Since last year, the Barnes & Thornburg COVID-19 Workplace Litigation Tracker team has been following O’Bryan v. Joe Taylor Restoration, a case filed in federal court for the Southern District of Florida. We can now report that this case went to trial last week, and a jury verdict was returned in favor of the employer.
To recap, the plaintiff in this case sued his employer for denial of benefits and for retaliation under the FFCRA. The plaintiff had told his employer he needed to quarantine for 14 days per his doctor’s order. When given necessary paperwork for completion in order to qualify for paid sick leave under the new law, the plaintiff submitted it with a discrepancy suggesting he was under a government quarantine order. After his 14-day quarantine, the plaintiff wanted to return to work and his employer requested a doctor’s note clearing him to return. However, when the plaintiff provided the doctor’s note, it became clear the plaintiff had never seen his doctor or been directed to quarantine.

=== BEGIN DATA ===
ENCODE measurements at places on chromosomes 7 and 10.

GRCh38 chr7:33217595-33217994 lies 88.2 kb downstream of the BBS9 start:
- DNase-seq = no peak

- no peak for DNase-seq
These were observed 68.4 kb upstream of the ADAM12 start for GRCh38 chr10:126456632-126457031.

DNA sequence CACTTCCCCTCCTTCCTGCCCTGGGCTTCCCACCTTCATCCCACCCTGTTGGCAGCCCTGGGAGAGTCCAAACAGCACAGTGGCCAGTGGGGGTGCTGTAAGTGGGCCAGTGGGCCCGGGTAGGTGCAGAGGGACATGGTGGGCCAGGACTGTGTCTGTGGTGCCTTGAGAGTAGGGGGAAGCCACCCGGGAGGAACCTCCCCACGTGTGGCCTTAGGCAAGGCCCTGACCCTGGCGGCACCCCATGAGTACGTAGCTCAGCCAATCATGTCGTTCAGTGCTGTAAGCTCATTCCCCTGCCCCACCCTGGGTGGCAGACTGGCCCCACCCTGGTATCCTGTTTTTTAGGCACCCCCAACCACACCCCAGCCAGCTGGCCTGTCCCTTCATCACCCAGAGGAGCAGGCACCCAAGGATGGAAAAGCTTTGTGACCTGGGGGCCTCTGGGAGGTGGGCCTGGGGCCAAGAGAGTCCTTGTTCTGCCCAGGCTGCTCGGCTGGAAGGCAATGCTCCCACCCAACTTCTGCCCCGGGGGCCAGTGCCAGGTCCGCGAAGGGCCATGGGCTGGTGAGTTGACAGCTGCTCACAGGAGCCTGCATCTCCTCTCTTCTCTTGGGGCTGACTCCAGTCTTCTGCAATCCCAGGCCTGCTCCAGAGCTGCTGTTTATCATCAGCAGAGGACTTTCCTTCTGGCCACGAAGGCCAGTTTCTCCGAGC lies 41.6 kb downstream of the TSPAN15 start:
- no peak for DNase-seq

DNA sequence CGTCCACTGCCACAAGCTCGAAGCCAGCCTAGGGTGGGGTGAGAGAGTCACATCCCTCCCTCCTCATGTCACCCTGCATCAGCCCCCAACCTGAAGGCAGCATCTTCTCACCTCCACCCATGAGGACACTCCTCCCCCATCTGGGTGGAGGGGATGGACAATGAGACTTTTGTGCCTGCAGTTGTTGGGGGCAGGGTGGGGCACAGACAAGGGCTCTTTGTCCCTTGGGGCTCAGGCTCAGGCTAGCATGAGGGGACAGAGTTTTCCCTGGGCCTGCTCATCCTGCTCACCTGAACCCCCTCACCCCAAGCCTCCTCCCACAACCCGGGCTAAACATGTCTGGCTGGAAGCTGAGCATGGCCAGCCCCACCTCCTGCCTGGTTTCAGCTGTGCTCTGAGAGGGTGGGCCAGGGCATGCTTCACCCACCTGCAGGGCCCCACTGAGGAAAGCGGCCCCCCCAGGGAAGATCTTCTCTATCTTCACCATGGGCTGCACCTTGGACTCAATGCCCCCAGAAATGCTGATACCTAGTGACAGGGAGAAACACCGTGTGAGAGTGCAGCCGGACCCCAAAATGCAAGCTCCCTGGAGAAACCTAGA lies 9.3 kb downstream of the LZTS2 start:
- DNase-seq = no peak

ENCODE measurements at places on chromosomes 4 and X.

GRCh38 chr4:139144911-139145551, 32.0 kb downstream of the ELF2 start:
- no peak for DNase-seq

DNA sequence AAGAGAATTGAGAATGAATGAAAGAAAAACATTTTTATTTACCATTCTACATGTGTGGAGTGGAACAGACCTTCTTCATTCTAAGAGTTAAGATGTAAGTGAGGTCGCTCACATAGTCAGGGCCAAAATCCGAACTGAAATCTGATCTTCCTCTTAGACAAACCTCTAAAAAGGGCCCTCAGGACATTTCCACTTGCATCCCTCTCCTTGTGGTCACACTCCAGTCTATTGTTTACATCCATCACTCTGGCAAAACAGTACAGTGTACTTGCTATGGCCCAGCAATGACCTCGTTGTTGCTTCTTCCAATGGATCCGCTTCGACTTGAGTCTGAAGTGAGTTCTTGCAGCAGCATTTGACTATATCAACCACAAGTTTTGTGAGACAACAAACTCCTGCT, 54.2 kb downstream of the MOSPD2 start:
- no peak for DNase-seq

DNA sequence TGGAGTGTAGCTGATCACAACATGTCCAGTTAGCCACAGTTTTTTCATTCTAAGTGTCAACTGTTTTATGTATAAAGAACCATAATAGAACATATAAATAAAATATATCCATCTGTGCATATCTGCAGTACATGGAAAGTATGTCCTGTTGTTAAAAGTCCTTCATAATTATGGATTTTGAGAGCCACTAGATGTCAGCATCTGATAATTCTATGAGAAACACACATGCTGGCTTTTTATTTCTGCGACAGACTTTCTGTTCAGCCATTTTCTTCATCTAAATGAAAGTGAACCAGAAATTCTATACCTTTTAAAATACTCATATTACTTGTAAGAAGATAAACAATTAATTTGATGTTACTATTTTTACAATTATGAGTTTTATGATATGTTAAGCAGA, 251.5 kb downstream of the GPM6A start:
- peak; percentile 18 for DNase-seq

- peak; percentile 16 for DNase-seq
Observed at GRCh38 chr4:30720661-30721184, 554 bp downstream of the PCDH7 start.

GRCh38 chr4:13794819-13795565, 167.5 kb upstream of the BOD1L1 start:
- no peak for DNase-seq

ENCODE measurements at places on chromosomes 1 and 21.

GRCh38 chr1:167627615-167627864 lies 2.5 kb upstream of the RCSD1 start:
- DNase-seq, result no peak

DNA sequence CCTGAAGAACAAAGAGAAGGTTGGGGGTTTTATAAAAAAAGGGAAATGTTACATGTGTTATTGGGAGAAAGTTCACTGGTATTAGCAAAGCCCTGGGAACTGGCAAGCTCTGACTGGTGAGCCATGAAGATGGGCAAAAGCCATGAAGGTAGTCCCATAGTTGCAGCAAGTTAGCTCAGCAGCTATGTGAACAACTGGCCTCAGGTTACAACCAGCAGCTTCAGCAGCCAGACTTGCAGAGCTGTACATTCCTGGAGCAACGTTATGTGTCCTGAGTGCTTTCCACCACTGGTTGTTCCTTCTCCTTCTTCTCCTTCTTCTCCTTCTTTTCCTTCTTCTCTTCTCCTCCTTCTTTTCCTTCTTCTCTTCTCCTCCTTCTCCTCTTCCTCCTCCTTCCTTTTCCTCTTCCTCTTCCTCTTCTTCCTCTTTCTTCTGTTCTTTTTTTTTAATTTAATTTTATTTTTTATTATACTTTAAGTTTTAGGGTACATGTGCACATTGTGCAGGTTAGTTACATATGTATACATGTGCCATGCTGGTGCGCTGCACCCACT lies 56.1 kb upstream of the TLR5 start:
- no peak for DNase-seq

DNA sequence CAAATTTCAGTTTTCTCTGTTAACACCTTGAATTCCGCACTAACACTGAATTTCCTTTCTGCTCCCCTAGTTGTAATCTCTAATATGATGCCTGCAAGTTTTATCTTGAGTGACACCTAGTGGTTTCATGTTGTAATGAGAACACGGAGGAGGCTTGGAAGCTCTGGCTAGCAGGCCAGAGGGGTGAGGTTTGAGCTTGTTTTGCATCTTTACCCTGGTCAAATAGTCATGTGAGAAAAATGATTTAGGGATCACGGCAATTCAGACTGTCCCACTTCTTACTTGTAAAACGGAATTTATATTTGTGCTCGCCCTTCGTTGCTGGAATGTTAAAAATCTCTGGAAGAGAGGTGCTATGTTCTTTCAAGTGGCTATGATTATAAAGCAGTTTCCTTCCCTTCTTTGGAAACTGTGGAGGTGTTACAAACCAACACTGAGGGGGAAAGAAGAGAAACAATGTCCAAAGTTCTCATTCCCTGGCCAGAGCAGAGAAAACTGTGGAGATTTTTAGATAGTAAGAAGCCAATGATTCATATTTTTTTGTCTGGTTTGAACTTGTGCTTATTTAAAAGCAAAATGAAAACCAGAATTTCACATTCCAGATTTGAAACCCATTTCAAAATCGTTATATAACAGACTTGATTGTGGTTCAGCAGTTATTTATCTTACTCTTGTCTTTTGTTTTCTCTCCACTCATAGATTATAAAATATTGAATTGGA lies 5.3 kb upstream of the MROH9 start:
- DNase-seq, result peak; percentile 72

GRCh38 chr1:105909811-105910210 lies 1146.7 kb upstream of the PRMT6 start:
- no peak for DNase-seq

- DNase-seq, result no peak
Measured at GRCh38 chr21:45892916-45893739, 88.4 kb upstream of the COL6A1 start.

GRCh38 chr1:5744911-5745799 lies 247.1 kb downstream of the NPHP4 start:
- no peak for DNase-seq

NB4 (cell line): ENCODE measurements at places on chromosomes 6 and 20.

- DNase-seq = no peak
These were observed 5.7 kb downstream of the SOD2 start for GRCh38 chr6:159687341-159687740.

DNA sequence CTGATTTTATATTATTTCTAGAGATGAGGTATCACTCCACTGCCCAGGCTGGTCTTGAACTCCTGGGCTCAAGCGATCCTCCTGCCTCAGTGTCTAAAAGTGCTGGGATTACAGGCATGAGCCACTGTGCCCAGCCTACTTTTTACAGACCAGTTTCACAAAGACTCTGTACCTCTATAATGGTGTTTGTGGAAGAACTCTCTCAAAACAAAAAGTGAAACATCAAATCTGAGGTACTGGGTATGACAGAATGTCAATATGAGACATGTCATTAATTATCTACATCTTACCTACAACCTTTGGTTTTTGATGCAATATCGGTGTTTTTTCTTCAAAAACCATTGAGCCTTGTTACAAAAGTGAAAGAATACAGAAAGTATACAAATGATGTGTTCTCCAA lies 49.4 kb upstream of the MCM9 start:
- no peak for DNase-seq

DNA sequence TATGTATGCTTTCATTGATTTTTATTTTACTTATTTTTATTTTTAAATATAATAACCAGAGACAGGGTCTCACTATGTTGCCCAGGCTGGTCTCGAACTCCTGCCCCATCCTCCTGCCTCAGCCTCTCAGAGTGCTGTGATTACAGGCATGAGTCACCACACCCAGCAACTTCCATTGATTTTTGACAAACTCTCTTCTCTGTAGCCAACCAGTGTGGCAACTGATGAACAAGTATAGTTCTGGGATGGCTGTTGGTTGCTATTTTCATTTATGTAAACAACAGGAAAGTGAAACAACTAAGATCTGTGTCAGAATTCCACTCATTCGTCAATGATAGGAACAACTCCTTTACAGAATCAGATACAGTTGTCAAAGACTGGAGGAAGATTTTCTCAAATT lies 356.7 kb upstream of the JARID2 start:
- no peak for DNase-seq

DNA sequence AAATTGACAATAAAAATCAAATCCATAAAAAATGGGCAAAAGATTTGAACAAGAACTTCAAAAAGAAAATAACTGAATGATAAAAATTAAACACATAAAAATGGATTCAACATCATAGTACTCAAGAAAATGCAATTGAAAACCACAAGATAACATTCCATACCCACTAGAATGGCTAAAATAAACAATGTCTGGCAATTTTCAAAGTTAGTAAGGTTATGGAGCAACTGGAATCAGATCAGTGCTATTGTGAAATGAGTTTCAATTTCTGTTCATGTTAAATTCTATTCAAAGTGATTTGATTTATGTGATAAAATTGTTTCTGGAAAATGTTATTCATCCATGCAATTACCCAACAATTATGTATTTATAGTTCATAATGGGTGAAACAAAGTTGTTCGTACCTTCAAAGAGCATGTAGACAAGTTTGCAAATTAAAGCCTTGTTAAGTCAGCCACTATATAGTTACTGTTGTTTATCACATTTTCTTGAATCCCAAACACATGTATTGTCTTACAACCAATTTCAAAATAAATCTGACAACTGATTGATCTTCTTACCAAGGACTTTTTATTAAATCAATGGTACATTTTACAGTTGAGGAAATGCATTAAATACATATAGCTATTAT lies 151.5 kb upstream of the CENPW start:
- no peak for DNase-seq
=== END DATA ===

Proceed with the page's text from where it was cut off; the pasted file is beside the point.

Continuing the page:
We spoke with employer defense counsel Daniel R. Levine of the law firm of Padula Bennardo Levine. When asked what he thinks tipped the verdict in favor of the defense, Levine reported that it all boiled down to the plaintiff’s lack of credibility. Levine emphasized, “During cross-examination of the plaintiff, he repeatedly admitted in open court to lying to his employer. That the jury did not reach the question of the employer’s affirmative defense speaks volumes, I believe, as to how much the plaintiff’s credibility was shot.”
The lesson? After a court complaint, a plaintiff needs credible evidence to support the claims presented. Here, the jury rejected the plaintiff’s claims after hearing evidence that the plaintiff lied to his employer. Employers often can focus on exposing inconsistencies and deficiencies in credibility, as Levine did in this case.
The Barnes & Thornburg COVID-19 Workplace Litigation Tracker team will continue to monitor employment-related COVID-19 litigation, and will provide updates as more developments emerge.